Edgar Narrows the Information Gap
This was originally sent to subscribers of TheStreet.com Stocks Under $10 on April 10 at 1:33 p.m. EDT. For more information on this newsletter, click here.
The flow of free news and financial data has made it easier for at-home investors to do much of their own stock research. Technology has played a large role in improving the dissemination of market-moving information, which is why we believe the future is bright for Edgar Online (EDGR).
We aren't taking a position for the model portfolio because we believe our capital is better used to increase our positions in our One-rated names into weakness. Even so, we would be compelled to consider adding Edgar Online if the stock fell 10% below the recent quote of $4.74.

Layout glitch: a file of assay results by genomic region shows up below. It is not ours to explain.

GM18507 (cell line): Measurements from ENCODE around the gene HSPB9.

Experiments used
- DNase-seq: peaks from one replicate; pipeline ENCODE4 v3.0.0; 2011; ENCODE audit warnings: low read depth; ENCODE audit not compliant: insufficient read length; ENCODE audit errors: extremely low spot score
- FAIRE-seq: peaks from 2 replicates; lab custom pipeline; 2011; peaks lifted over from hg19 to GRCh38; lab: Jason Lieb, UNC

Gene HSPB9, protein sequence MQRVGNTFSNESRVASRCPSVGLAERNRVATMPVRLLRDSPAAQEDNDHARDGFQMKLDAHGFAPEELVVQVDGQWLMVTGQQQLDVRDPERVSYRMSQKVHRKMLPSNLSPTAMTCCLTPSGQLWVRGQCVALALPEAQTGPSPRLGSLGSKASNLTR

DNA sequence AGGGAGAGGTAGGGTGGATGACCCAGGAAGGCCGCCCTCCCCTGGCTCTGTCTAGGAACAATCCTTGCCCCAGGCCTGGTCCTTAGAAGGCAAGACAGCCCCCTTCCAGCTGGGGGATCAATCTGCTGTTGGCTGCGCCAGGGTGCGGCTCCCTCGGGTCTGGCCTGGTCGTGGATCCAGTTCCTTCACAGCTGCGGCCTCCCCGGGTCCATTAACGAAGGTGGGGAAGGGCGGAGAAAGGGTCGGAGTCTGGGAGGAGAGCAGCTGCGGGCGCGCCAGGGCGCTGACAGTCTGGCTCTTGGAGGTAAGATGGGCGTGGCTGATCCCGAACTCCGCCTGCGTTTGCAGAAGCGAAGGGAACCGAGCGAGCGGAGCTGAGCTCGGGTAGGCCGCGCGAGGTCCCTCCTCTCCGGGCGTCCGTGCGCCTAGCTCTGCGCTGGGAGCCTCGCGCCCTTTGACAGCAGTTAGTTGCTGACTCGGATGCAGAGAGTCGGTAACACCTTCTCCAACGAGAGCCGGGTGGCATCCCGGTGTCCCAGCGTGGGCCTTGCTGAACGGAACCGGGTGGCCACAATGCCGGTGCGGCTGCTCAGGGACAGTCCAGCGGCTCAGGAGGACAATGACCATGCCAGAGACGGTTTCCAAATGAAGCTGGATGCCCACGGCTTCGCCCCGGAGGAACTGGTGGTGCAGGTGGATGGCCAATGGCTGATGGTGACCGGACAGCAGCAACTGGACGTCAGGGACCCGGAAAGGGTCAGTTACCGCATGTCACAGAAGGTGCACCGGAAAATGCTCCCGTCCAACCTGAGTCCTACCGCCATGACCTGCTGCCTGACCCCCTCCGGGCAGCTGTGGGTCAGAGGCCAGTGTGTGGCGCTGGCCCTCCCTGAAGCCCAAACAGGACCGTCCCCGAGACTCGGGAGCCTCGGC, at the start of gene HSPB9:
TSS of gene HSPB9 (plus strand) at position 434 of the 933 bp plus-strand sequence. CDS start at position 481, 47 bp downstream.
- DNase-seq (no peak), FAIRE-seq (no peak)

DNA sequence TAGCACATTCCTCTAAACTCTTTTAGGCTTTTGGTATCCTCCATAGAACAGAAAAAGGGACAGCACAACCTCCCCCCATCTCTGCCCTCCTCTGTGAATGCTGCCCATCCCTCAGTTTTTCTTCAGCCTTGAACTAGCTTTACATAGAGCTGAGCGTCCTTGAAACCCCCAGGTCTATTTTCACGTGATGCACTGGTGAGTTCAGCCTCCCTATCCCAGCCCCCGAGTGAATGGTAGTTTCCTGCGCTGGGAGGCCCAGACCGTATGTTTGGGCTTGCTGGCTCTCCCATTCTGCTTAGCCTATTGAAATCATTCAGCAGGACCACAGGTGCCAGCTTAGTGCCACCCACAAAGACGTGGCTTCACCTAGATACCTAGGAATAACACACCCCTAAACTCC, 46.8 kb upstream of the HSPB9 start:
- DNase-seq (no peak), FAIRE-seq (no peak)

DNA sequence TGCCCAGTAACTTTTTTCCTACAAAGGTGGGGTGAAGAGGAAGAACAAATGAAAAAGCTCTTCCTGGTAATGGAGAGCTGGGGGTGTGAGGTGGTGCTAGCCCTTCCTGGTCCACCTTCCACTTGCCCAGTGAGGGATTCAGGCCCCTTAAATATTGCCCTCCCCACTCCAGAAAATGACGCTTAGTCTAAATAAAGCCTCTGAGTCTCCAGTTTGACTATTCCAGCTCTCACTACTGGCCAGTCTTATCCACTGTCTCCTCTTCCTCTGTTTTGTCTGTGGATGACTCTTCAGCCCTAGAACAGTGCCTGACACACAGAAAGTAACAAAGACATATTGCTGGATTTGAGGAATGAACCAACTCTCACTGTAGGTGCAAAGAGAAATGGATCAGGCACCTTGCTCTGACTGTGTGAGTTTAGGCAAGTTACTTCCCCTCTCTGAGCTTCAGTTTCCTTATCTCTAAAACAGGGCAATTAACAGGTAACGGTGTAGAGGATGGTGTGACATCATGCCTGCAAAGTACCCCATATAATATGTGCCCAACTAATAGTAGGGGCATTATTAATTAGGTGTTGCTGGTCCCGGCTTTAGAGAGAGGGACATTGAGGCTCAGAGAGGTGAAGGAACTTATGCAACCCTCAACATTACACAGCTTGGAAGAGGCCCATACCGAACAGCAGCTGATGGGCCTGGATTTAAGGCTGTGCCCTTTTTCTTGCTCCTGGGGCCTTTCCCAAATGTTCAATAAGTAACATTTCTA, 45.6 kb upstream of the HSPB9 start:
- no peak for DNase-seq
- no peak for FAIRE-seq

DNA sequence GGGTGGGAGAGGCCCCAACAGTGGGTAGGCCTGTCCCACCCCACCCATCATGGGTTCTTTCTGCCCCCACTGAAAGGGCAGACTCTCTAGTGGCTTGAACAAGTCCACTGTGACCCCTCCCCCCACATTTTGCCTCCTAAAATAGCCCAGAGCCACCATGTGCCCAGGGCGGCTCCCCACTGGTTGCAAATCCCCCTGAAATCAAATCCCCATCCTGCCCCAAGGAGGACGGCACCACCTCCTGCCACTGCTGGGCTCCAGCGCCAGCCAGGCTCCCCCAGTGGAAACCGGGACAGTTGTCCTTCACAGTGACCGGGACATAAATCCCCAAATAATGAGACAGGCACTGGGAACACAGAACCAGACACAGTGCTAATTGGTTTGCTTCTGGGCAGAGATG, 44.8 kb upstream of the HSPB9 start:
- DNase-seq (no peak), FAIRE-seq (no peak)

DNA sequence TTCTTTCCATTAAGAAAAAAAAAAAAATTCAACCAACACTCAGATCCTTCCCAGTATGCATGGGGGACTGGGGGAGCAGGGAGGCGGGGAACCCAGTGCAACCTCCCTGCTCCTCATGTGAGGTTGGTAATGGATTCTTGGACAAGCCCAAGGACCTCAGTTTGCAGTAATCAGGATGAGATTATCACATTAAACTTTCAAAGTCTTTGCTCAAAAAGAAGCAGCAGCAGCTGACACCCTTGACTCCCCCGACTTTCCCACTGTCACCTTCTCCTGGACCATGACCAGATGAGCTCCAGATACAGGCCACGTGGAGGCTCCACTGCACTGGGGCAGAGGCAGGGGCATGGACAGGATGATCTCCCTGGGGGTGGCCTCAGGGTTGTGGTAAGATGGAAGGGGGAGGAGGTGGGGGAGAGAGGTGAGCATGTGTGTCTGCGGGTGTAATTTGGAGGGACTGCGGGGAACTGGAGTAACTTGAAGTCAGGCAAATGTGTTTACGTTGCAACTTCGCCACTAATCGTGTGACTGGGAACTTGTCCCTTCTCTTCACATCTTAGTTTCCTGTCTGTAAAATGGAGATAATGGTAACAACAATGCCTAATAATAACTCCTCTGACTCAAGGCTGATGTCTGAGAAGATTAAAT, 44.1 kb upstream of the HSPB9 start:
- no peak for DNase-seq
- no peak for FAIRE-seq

Edgar Online is a leading provider of financial and competitive information on publicly traded companies such as Google (GOOG) and Yahoo! (YHOO). Specifically, the company aggregates information provided in corporate filings with the Securities and Exchange Commission into an easy-to-use online database. Edgar sells its services to financial companies and individual investors through its Web site, essentially helping to level the playing field by narrowing the information gap between Wall Street and Main Street.After the dot-com bubble burst in March 2000, shares of Edgar traded in a narrow range between $1 a share and $3 a share, but recently the stock has found new life. The main reason for increased bullish investor sentiment appears to be Edgar's Jan.18 announcement that it will be the first company to use eXtensible Business Reporting Language, or XBRL, to deliver financial information on companies based in China. XBRL is based on XML, or eXtensible Markup Language, and uses tags based on standardized industry definitions to describe and identify different categories of financial information, according to Edgar Online. As individual investors become savvier, consumer demand for more-easily accessible financial data should drive demand for XBRL-based financial reporting standards. XBRL has the support of SEC Chairman Christopher Cox as a standard for companies to use when filing their financial statements with the SEC. In fact, Cox said on CNBC that implementing XBRL could make it easier for investors to access and understand financial data. Not to be outdone, the U.K. could make XBRL mandatory by 2010, according to news stories.
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